In 2005 the U.S. with Japan, Australia and (later) India and South Korea – all of them very suspicious of China’s increased assertiveness on the world stage – started the so-called Trans-Pacific Partnership (TPP), a trade agreement to compete with China-led Regional Comprehensive Economic Partnership (RCEP) a proposed free trade agreement that will account for 3.4 billion people (about 47% of the total world population) and a combined gross production of USD 21.4 trillion (about 30% of the world’s GDP). Skillfully the Obama Administration kept the RCEP playing second fiddle to the TPP. That is until Mr. Trump pulled the U.S. out of the TPP. Under China’s leadership and without any U.S. participation, the RCEP is bound to now become the quintessential free trade agreement of the 21st century, a title previously held by the TPP. Mr. Trump’s action has also revived the interest in a China-led Free Trade Area for the Asia-Pacific (FTAAP) which includes Russia. As a third pole, China’s One Belt One Road initiative consisting of a maze of road, rail and port projects to connect Southeast Asia, Africa and Europe is picking up momentum. China is on track to reviving an ancient network of land and ocean silk trade routes of centuries past. And China found an unlikely partner to make it great again: the President of the United States. Next week the Shangri-La Dialogue on Asia’s new strategic order will be held in Singapore. Traditionally these annual talks promote policies to strengthen US regional leadership. The signs so far suggest that Mr. Trump has no policy and most importantly no appetite to contest China’s growing global power.
Awe riba Dia Anti Tabako, laga nos realisá kuantu daño tabako i nikotina ta kousa nos prohimó, sernan kerí i nos mes. Tabako ta mata 7 mion hende na mundu tur aña i si nos no hasi algu, e sifra aki lo sigi subi. Tras di e sifranan aki tin hopi sufrimentu, tristesa den kasnan di famia, apsentensmo na trabou i gastunan haltu den e sektor di kuido.
Nos mester subi akseins riba produktonan di tabako, mester bin regla kon ta merkadiá e produktonan aki, prinsipalmente pa loke ta trata nos hóbennan, i mester bin pa lei, atvertensia di e peliger di huma riba empake di produktonan di tabako.
Mi ta orguyoso di a subi akseins riba sigaria komo Sekretario di Estado i a pusha e lei pa prohibí humamentu den lugánan ku un dak komo Parlamentario. E lucha no a kaba. E frontera nobo ta e sigaria elektróniko ku no ta reglamentá i ku keta bai ta venená nos ku nikotina. Pronto lo mi presentá un proposishon pa kon atendé ku e fenómeno di sigaria elektróniko.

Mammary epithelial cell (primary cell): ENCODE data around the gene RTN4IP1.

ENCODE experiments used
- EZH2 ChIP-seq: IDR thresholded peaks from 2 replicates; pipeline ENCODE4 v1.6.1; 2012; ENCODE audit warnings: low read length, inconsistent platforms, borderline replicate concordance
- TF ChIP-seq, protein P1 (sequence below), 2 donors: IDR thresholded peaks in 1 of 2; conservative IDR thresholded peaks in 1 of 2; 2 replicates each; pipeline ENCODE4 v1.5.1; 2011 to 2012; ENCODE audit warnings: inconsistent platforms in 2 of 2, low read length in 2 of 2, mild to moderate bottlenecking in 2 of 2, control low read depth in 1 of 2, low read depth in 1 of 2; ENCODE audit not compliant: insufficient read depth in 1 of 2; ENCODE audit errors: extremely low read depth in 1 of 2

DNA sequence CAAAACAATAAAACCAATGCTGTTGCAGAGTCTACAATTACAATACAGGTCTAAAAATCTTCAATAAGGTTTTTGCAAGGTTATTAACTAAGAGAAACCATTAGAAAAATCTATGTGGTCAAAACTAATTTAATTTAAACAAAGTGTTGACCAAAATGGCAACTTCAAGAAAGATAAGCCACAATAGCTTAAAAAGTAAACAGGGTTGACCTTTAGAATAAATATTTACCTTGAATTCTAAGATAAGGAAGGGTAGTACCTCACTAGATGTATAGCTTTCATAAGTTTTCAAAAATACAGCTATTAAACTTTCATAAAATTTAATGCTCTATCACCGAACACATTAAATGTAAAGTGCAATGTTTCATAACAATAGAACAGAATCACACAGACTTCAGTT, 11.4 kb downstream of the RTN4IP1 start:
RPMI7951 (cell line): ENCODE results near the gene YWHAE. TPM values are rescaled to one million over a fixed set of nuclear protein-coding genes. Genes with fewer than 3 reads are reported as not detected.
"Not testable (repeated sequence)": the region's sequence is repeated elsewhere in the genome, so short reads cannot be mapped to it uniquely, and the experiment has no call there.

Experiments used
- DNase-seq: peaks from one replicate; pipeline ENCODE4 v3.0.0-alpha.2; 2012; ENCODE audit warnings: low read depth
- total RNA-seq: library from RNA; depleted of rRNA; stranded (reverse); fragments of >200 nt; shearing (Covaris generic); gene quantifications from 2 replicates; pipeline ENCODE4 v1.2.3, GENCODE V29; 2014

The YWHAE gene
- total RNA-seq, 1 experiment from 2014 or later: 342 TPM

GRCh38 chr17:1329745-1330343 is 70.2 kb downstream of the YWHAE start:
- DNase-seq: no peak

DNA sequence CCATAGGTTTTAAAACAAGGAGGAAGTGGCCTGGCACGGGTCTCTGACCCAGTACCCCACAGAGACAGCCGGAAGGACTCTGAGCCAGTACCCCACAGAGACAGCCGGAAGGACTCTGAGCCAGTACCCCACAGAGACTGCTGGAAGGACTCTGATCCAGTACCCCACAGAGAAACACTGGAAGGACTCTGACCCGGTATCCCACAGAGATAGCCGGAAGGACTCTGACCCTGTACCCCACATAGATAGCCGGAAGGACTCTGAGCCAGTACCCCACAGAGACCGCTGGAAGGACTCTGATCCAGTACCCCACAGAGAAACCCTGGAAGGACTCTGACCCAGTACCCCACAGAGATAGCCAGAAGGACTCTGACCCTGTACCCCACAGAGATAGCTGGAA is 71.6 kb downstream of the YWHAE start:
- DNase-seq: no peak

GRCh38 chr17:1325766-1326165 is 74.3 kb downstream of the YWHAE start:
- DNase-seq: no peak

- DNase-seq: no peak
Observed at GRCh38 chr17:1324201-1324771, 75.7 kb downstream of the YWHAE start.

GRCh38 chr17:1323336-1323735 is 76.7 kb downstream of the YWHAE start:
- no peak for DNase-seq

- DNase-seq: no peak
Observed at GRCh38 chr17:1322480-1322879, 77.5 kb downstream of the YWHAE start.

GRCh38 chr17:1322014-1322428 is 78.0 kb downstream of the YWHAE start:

Ta di spera ku gobièrnu, eksperto i formadónan di opinion ta konsiente ku e ‘problema di karni’ ta simplemente un manifestashon di un problema mas grandi ku tin ke ber ku falta di regulashon, no-eksistensia di (sufisiente) standàrnan tékniko, sanitario, fito-sanitario, asuntu di importashon paralelo, dòbel OB ku a mata distribudornan, nos merkado chikí i solushon pa desperdisio di kuminda. Esaki ta esnan mas importante i mi no ta deskartá ku tin mas. E pió kos ku por hasi ta kere ku tanten nos tira tur produkto ku a pasa fecha, afó sin atendé ku e problemanan menshoná, ku tur kos ta ‘koek en ei’.
Mientras tantu nos ta importá outo di Hapon ku a keda eksponé na radiashon nuklear haltu despues di e desaster na Fukushima, outo di Merka ku ta téknikamente “afgekeurd”, aparatonan eléktriko ku no ta kuadra ku nos “cycle”, matanan dañino pa nos sistema ekológiko, aparatonan ku no ta kumpli ku standàrnan pa ku emishon di sierto gas, produktonan empaketá ku etikèt den idioma ku no ta pèrmitibel.
Nos por sigi. Pero mester ta kla ku si tin un kos ku nos no ta hasi, ta protehá nos hende, flora i founa di produktonan dañino. Loke nos mester no ta ‘road show’ ku kámara, ounke kòntròlnan mester sigi. Prinsipal ta ku nos ta wak e problema den tur su faseta ku e meta – sin stroba inneserariamente ekonomia i komersio – pa sòru ku nos hendenan, flora i founa no ta kore peliger ku por keda evitá dor di regla, regulashon i kòntròl. E tarea aki no ta imposibel. Paisnan mas chikí ku nos den Karibe ta muchu mas leu ku nos. Ta fásil pa papia solamente di karni. Ta mas difísil atendé ku tur faseta di e problema. Den polítika nos gusta skor, hunga popular miéntras hopi di e problemanan ku nos ta enfrentá por a keda resolvé ku un aserkamentu total dia nan a presentá. Laga nos no sigi ripití e fayonan di semper.